As Asia's economic growth races ahead of that of the U.S., the investment portfolios of Asia's wealthiest people are picking up enough momentum to launch them past their North American counterparts.
A report released on Oct. 13 by Merrill Lynch and consulting firm Capgemini Financial Services projects that with the global recession easing, the total net worth of Asia-Pacific's wealthy — those with at least $1 million in investable assets — is set to grow at a faster pace than the holdings of rich people in other parts of the world. If this trend takes hold, the total value of assets held by Asia's rich could surpass the combined assets of North America's wealthy by 2013. All the world's millionaires will have a combined net worth of $48.5 trillion in four years, according to Merrill Lynch–Capgemini. Of that, $13.5 trillion will be held by Asia's élite, compared with $12.7 trillion for all of North America. Arvind Sundaresan, Asia-Pacific sales chief for Capgemini, says the projection is based on economic data and growth rates as well as interviews with wealth managers. He adds that his company's estimate is "very much on the conservative side." (See pictures of Shanghai today.)
This doesn't necessarily mean Bill Gates (net worth $40 billion) will lose his place in Guinness World Records as the world's richest man anytime soon. But as Eastern economies, powered by a resurgent China, bounce back, the ranks of the planet's wealthiest are becoming increasingly populated by Asians. China in particular is minting nouveaux riches at a remarkable rate. Five years ago, the country had just three billionaires, according to the Hurun Rich List, which annually ranks the country's 1,000 wealthiest individuals. Today, China has 130 billionaires, according to Hurun's latest ranking, released on Oct. 13. That's up from 101 in 2008 (the U.S. has 359 billionaires, according to Forbes).
Topping China's rich list is Wang Chuanfu, founder of BYD, a Chinese car manufacturer that makes hybrid electric cars. Wang, who is worth an estimated $5.1 billion, wasn't even on the list last year. But BYD's stock price has been soaring since Warren Buffett — who is ranked by Forbes as the world's second richest man, with a $37 billion fortune — invested in the company in September 2008. Fast-growing BYD is also getting help from China's buoyant car market, which, despite the sluggish global economy, is expected to grow 5% in 2009.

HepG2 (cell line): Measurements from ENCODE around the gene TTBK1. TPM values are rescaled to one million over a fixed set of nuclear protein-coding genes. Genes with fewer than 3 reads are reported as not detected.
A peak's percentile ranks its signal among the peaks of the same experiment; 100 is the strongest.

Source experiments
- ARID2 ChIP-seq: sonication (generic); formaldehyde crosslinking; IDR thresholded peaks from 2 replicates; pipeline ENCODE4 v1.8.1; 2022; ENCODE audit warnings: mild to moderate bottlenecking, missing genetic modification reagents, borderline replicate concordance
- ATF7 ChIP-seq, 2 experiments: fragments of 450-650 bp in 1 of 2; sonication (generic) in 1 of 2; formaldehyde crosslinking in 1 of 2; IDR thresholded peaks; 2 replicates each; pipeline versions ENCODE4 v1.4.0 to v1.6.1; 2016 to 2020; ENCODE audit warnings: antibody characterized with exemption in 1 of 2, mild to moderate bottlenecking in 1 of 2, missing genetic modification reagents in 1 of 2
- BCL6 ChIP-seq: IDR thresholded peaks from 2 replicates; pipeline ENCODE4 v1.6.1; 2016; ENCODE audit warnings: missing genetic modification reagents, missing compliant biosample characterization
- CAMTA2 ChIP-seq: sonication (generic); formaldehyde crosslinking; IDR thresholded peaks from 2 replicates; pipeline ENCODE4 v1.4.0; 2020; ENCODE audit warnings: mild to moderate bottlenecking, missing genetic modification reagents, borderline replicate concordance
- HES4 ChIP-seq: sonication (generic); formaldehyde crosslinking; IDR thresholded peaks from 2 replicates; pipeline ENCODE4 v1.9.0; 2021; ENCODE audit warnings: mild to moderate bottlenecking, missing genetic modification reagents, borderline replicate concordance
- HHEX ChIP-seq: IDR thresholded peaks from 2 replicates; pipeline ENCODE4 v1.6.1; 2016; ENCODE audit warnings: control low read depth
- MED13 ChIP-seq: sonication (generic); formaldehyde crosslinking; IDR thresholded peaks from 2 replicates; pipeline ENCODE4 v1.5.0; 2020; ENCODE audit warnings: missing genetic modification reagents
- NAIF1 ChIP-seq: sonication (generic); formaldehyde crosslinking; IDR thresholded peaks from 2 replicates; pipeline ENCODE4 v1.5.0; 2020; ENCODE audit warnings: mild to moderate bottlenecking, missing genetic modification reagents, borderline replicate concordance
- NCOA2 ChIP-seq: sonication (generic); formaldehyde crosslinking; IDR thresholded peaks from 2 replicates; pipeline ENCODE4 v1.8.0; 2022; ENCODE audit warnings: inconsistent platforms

Wong Kwong Yu, named by Hurun last year as China's richest person, with $6.3 billion, fell off the list this year after the tycoon was convicted and sent to jail for manipulating share prices of a medical company controlled by his brother. This year's second richest Chinese citizen is so-called paper queen Zhang Yin, who has accumulated $4.9 billion by buying recycled paper from the U.S. and turning it into cardboard boxes.
Although Asians have been getting rich quicker than most, this doesn't mean the region's millionaires were unscathed by the financial crisis. In fact, during the depths of the market meltdown, they fared more poorly than the average Daddy Warbucks. According to the Merrill Lynch–Capgemini survey, wealthy Asians in 2008 lost 35% of their net worth, compared with a global average loss of 24%. But Asian stock and property markets — and the investments of wealthy Asians — have rebounded sharply since March as regional economies shrug off recession. China's GDP is projected to expand 8.5% this year, compared with 1.5% growth in the U.S.
Wang of BYD may have a ways to go before he challenges Gates for the title of world's wealthiest person. But Rupert Hoogewerf, founder and compiler of the Hurun Rich List, says that given current trends, "there's a very strong possibility that in 15 years' time, you'll see somebody in China being No. 1 in the world."
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